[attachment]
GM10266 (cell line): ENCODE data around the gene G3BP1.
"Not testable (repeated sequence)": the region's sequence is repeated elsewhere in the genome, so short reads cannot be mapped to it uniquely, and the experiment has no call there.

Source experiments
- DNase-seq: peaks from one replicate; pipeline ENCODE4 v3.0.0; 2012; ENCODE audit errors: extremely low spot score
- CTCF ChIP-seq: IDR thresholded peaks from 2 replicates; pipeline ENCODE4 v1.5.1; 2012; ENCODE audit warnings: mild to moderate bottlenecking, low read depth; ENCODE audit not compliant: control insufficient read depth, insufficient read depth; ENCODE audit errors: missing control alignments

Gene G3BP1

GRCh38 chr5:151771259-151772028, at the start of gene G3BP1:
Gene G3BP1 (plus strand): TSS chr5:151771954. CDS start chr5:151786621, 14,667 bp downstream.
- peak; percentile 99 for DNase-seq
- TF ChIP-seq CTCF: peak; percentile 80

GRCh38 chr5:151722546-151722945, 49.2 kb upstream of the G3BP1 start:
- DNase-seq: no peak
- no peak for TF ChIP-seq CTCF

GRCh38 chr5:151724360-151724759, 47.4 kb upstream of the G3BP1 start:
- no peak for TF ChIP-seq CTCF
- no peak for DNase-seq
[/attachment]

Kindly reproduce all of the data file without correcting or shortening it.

GM10266 (cell line): ENCODE data around the gene G3BP1.
"Not testable (repeated sequence)": the region's sequence is repeated elsewhere in the genome, so short reads cannot be mapped to it uniquely, and the experiment has no call there.

Source experiments
- DNase-seq: peaks from one replicate; pipeline ENCODE4 v3.0.0; 2012; ENCODE audit errors: extremely low spot score
- CTCF ChIP-seq: IDR thresholded peaks from 2 replicates; pipeline ENCODE4 v1.5.1; 2012; ENCODE audit warnings: mild to moderate bottlenecking, low read depth; ENCODE audit not compliant: control insufficient read depth, insufficient read depth; ENCODE audit errors: missing control alignments

Gene G3BP1

GRCh38 chr5:151771259-151772028, at the start of gene G3BP1:
Gene G3BP1 (plus strand): TSS chr5:151771954. CDS start chr5:151786621, 14,667 bp downstream.
- peak; percentile 99 for DNase-seq
- TF ChIP-seq CTCF: peak; percentile 80

GRCh38 chr5:151722546-151722945, 49.2 kb upstream of the G3BP1 start:
- DNase-seq: no peak
- no peak for TF ChIP-seq CTCF

GRCh38 chr5:151724360-151724759, 47.4 kb upstream of the G3BP1 start:
- no peak for TF ChIP-seq CTCF
- no peak for DNase-seq